The New Zealand dollar was little changed after weaker than expected US retail sales eroded optimism the Federal Reserve will slow its asset purchase programme, and ahead of local inflation figures forecast to show consumer prices are rising at a slow pace.
The kiwi traded at 78.08 US cents at 8am in Wellington from 78.14 cents at 5pm yesterday. The trade-weighted index edged up to 74.32 from 74.26 yesterday.
Traders were upbeat early in Northern Hemisphere trading after a strong New York manufacturing figure, though that optimism was popped by retail sales figures showing growth of just 0.4 per cent in June, half the expected pace in a Bloomberg survey. The Dollar Index, a measure of the greenback against a basket of currencies, was little changed at 83.05.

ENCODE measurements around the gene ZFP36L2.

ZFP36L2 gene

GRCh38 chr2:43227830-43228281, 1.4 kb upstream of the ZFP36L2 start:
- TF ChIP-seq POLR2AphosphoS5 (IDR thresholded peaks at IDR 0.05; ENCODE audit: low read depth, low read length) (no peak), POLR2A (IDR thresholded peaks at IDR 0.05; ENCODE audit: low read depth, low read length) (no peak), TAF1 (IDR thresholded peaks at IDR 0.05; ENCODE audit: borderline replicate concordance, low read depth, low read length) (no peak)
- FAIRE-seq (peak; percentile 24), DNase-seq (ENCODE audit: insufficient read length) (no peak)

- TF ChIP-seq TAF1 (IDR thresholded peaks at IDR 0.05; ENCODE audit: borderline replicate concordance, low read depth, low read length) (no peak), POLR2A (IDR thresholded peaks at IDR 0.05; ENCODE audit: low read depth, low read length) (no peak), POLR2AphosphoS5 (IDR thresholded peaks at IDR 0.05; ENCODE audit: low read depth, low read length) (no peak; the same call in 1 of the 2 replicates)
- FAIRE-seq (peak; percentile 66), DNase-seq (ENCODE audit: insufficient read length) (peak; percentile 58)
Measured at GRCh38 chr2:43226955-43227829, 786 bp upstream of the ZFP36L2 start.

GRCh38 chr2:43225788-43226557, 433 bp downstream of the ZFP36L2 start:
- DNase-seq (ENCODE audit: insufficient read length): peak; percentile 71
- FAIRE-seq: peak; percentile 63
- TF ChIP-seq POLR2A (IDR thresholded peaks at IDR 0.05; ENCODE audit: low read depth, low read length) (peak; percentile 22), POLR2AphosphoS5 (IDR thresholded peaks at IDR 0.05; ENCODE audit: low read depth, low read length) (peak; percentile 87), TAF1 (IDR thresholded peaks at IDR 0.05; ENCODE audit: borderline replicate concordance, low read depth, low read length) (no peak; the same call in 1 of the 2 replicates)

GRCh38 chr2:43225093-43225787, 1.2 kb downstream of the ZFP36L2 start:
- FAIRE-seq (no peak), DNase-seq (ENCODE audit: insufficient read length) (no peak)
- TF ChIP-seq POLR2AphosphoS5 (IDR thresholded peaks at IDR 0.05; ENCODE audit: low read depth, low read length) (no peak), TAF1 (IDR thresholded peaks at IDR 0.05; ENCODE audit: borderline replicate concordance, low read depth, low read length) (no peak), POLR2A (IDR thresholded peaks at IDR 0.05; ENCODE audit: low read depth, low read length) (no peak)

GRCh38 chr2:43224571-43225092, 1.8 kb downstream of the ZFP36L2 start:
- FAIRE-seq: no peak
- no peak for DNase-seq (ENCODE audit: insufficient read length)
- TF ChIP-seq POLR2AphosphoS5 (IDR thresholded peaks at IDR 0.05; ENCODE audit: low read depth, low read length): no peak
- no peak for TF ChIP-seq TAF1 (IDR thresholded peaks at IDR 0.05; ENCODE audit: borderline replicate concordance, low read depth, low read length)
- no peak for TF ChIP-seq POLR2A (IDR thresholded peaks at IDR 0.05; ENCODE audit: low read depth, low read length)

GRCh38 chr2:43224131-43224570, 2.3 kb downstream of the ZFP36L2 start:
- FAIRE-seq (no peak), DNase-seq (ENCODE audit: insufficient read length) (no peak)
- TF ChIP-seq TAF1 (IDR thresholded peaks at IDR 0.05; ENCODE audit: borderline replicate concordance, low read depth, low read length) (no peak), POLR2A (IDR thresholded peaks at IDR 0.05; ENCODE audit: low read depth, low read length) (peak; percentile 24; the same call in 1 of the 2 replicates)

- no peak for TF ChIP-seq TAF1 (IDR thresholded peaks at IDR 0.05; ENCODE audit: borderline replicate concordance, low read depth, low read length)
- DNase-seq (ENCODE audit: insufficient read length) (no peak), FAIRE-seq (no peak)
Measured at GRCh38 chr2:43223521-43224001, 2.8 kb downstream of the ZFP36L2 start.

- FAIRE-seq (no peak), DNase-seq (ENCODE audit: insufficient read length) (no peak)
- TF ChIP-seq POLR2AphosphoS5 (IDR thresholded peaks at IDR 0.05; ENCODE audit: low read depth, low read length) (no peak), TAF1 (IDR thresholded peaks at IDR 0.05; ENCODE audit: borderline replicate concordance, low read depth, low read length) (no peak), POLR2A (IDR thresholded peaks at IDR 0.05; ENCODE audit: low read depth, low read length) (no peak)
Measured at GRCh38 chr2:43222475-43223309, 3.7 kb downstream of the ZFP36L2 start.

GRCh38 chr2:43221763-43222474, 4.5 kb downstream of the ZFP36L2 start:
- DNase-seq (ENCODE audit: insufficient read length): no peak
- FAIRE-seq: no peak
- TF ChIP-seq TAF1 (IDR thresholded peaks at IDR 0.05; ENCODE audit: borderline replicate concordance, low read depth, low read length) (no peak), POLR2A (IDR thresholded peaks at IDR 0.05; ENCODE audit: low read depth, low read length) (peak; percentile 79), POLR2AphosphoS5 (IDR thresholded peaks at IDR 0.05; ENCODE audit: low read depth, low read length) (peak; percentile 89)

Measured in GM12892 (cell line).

New Zealand's second quarter consumer prices index is expected to show an annual pace of 0.8 per cent, according to a Reuters survey, indicating there's little pressure on the Reserve Bank to hike interest rates in response to a bubbling property market.
"Even if we get a big surprise in the inflation data, it would still be dominated by US surprises," said Imre Speizer, market strategist at Westpac Banking in Auckland. If inflation is slower than expected, "it would push down the short-end (in interest rate markets) and push down the kiwi/US for a knee-jerk reaction."
The kiwi traded at 85.83 Australian cents at 8am from 85.90 cents yesterday. Chinese figures yesterday showed the world's second biggest economy grew at an annual pace of 7.5 per cent, in line with expectations. China is the biggest trading partner of the South Pacific nations, though Australia has more exposure through its exports of resources.
The kiwi rose to 77.91 yen from 77.57 yen. It was little changed at 59.76 euro cents from 59.77 cents yesterday and traded at 51.73 British pence from 51.67 pence.